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General News of Sunday, 9 June 2019


Broaden debate on indemnity clause review – Joyce Mogtari

Special Aide to Former President Mahama, Joyce Bawa Mogtari wants the ongoing debate on the removal of indemnity clauses in the constitution to be broadened.

She says the perspectives of persons who were instrumental in the framing of the 1992 constitution must be sought.

According to her, the indemnity clauses are part of the trade-offs that had to be put in place to ensure the 4th republican dispensation survives. Public discourse on the indemnity clauses which protects coup-makers from prosecution has resurrected calls for its scrapping by former President Rawlings.

Speaking to Citi News, Joyce Bawa Mogtari said persons such as Dr. Obed Asamoah must be invited to offer clarity to what informed the indemnity clause provisions

“When you read the history from the framers of the 1992 Constitution, there were conversations even around all the other coups that were taking place and how they would work to ensure that this 4th Republican Constitution did not once again become a subject of disruption by elements who wanted to create some challenges for the system. We have actually come a long way and I will personally advocate for us allowing sleeping dogs to lie.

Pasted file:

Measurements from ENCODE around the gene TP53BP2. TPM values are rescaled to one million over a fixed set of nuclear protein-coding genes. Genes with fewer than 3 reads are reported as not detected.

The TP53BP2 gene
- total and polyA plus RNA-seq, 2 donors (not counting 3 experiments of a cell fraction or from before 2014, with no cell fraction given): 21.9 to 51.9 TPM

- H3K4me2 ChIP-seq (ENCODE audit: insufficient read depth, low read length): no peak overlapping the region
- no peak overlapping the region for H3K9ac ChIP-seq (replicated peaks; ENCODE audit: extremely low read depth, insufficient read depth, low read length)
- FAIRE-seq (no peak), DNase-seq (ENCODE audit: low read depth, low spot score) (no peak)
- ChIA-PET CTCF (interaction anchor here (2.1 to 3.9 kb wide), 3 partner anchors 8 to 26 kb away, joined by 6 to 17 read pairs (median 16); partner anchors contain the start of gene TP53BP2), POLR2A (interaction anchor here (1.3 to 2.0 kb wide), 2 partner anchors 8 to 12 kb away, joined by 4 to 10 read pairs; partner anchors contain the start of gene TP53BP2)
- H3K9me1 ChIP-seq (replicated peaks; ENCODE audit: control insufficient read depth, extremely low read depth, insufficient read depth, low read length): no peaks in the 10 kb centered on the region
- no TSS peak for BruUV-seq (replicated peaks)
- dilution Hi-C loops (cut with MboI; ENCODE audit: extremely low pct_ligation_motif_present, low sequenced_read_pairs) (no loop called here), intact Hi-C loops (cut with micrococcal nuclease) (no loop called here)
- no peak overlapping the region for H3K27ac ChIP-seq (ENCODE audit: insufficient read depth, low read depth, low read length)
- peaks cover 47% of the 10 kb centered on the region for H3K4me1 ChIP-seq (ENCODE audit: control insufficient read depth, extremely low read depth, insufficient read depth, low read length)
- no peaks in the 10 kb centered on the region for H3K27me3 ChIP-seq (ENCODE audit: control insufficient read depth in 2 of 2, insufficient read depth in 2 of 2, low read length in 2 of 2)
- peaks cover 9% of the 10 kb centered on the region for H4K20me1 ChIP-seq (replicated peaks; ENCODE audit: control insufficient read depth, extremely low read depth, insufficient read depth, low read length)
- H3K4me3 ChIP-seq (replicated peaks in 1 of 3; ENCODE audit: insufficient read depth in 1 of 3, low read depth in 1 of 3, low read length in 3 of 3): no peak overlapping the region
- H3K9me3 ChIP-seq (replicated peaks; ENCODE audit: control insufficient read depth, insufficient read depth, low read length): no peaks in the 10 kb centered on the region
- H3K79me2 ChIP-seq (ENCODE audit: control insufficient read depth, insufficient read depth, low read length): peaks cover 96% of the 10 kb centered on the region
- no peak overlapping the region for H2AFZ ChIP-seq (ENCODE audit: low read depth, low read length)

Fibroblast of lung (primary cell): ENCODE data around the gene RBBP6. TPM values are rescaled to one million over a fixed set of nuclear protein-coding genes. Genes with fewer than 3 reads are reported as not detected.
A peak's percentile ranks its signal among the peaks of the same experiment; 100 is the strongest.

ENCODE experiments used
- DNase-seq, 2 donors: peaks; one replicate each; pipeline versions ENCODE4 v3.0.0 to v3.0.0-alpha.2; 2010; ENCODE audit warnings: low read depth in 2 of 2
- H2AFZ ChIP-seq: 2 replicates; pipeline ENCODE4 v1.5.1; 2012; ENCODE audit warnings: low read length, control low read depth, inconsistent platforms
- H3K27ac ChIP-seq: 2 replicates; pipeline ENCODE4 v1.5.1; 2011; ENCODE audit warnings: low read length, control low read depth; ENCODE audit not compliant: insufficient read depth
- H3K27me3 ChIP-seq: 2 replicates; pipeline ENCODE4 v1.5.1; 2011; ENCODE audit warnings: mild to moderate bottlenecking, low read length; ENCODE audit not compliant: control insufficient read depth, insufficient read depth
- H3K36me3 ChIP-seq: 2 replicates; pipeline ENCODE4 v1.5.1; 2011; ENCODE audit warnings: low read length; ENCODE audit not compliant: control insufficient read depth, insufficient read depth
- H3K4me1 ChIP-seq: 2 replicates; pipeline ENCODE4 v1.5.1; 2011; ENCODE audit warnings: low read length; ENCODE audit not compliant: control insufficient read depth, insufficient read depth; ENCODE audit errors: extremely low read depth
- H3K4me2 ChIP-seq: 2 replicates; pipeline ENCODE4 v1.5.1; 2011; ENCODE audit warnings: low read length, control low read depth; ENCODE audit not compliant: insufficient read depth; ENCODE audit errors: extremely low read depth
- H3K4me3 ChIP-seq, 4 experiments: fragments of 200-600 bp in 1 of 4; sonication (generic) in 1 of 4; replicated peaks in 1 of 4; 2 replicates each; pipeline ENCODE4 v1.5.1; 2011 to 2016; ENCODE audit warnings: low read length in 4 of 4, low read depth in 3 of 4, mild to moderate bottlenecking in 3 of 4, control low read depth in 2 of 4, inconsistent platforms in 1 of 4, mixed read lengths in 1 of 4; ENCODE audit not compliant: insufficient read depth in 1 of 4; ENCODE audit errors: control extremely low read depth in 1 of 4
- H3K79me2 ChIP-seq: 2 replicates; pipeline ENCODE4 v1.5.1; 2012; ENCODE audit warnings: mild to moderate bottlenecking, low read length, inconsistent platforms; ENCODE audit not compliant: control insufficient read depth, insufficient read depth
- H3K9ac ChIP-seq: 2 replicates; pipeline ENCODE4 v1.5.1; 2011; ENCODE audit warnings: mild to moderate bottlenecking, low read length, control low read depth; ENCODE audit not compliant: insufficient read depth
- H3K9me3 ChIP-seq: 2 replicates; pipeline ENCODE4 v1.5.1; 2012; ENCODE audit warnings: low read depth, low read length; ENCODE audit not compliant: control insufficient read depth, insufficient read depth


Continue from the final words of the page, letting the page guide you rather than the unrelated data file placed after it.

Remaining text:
“If indeed former President Rawlings was speaking to indemnity clauses as provided under the 1992 Constitution, specifically the transitional provisions, we can still go back and ask for some clarification because he is actually the key beneficiary for now.”

Section 34 of the transitional provisions of the 1992 Constitution indemnifies all coup makers and their functionaries against any liability for acts and omissions committed during their illegitimate administration.

Clause One of Section 34 of the 1992 Constitution states that:

“No member of the Provisional National Defence Council, Provisional National Defence Council Secretary, or other appointees of the Provisional National Defence Council shall be held liable either jointly or severally, for any act or omission during the administration of the Provisional National Defence Council.”